In this operation there is no doubling of the slivers, but each sliver passes separately through the machine, from the can to the spindle, is drawn out to about eight times its length, and receives a small amount of twist to strengthen it, in order that it may be successfully wound upon the roving bobbin by the flyer.
After passing the last pair of workers and strippers the fibre is carried forward towards the doffing roller, the pins of which are back-set, and the fibre is removed from the cylinder by the doffer, from which it passes between the drawing and pressing rollers into the conductor, and finally between the delivery and pressing rollers into the sliver can.
All these doublings of the sliver and re-drawing are for the purpose of getting each fibre to lie parallel and to make the sliver of an equal weight over every yard of its length.
This sliver is put up behind the second drawing; eight or more ends together run through the second head again into one sliver; and so on through the third and fourth heads of drawing.
After the fibre has been thoroughly carded by the above machines, the cans containing the sliver from the finisher card are taken to the first drawing frame.
This lap is sometimes re-spread to make it more even, and at other times taken to a drawing machine which delivers in a sliver form.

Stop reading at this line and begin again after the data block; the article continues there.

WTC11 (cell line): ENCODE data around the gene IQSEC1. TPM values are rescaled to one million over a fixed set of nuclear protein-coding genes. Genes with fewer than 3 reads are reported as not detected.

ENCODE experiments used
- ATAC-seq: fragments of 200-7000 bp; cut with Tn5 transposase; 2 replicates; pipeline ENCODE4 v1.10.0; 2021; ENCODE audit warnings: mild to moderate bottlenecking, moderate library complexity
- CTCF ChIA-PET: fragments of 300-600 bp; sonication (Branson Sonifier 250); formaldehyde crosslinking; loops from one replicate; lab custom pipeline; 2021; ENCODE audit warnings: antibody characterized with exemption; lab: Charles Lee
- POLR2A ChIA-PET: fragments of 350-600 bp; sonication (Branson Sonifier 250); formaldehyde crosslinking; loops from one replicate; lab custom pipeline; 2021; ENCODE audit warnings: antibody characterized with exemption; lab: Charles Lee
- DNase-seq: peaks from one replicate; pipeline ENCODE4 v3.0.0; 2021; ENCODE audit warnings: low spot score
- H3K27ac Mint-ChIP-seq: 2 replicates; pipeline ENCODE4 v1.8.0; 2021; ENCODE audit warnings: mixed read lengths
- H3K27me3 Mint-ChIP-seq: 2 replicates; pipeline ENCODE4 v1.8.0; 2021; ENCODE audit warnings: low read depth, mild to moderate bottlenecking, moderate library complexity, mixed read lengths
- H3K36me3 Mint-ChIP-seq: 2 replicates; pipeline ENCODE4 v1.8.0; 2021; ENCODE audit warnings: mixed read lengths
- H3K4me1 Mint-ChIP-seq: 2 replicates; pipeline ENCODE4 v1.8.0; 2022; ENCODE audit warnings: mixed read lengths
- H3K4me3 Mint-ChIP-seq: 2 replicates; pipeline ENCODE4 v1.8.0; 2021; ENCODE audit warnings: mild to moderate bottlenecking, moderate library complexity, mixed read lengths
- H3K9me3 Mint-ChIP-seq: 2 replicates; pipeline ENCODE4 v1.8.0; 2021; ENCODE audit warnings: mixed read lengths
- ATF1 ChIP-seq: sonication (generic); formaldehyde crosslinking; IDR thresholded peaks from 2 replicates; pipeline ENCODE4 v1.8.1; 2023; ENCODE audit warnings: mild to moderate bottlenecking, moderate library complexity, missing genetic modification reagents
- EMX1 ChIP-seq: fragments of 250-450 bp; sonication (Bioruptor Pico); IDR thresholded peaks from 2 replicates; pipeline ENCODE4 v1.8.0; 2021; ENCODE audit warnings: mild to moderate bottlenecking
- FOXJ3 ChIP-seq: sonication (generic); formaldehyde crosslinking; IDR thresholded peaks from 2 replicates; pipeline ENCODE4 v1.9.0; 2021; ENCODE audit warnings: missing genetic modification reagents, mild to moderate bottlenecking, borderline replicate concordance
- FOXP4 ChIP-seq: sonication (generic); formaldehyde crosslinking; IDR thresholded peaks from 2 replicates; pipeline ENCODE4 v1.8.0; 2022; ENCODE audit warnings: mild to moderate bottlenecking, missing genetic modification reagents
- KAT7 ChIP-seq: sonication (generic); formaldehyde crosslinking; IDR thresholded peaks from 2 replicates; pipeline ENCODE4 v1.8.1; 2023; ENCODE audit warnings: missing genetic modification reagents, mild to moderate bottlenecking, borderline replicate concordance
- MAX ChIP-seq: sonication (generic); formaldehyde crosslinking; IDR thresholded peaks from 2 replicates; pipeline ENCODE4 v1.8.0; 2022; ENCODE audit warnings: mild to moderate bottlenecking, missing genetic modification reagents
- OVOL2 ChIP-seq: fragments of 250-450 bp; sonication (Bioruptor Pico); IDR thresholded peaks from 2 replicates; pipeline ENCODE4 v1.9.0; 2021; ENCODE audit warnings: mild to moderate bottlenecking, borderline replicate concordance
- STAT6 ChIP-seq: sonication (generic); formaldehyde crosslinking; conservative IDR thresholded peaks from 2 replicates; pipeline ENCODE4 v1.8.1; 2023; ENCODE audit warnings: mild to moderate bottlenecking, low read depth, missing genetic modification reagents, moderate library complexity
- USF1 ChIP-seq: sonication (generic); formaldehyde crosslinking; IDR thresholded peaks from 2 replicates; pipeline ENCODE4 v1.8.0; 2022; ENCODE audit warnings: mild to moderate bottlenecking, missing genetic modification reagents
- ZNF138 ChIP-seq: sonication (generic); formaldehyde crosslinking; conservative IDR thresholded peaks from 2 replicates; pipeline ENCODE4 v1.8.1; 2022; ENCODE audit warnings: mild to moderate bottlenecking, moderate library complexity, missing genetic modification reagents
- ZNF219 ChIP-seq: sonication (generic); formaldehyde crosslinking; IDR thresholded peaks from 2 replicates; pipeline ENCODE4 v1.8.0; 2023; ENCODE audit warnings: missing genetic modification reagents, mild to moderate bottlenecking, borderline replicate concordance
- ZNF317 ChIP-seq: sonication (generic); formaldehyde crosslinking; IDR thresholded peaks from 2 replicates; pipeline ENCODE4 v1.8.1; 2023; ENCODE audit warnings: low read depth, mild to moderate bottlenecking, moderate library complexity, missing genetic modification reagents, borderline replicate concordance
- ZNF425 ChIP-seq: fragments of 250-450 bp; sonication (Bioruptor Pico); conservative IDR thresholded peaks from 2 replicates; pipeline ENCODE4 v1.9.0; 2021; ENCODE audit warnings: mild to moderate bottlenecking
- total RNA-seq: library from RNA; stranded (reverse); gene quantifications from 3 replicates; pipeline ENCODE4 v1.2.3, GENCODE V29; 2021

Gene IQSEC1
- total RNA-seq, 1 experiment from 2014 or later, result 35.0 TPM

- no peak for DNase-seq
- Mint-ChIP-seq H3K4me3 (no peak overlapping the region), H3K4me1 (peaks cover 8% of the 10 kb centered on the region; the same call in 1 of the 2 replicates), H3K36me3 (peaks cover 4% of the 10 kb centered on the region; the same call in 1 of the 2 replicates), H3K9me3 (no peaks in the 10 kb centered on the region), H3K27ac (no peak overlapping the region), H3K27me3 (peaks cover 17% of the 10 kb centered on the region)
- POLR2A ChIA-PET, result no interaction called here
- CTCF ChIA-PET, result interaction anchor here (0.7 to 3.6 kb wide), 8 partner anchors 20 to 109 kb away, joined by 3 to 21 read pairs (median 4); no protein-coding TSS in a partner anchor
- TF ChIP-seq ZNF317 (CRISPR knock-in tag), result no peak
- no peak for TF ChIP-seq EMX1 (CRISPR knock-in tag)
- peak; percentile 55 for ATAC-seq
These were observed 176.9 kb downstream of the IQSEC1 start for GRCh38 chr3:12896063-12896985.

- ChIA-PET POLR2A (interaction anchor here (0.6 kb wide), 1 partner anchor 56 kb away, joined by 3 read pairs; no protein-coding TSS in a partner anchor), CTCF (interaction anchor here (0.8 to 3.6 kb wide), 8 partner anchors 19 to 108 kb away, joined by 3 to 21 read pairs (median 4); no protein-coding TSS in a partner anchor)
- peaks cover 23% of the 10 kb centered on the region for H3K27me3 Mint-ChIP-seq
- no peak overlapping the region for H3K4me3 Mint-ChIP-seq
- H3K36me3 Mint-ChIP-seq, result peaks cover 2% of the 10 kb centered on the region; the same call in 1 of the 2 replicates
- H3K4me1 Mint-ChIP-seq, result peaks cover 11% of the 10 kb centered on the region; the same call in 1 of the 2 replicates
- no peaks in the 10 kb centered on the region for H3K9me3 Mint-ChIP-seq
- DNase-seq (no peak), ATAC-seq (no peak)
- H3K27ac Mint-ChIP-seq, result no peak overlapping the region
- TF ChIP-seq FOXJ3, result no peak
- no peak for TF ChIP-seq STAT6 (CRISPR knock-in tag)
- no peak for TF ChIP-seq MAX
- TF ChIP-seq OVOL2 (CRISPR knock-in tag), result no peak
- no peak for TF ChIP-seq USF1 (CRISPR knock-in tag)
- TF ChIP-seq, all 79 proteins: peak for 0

From the last head of drawing the sliver is taken to a machine known as a gill rover.
A very common method is to let four slivers run into one sliver at the first drawing, then two slivers from the first drawing are run into one sliver at the second drawing frame.
She didn't know if she'd hurt him enough to drive him away forever or if there was a sliver of him that still wanted her.
He grabbed the hen by the wing and headed for a sliver of light shining through the coop door.
The resulting sliver is used by silk spinners who make a speciality of spinning short fibres, and the exhaust noils are bought by those who spin them up into " noil yarns " on the same principle as wool.
This is a drawing machine fitted with fallers through which the sliver is drawn, but the end from the front roller is wound on to a bobbin.
The sliver from the can of the breaker card may be wound into balls, or it may be taken direct to the finisher card.
It is easy to see that a certain amount of draft, or drawing out of the sliver, is necessary, otherwise the various doublings would cause the sliver to emerge thicker and thicker from each machine.
Eight or more slivers are put behind the first drawing head, conveyed through the fallers and made into one sliver in front of the machine.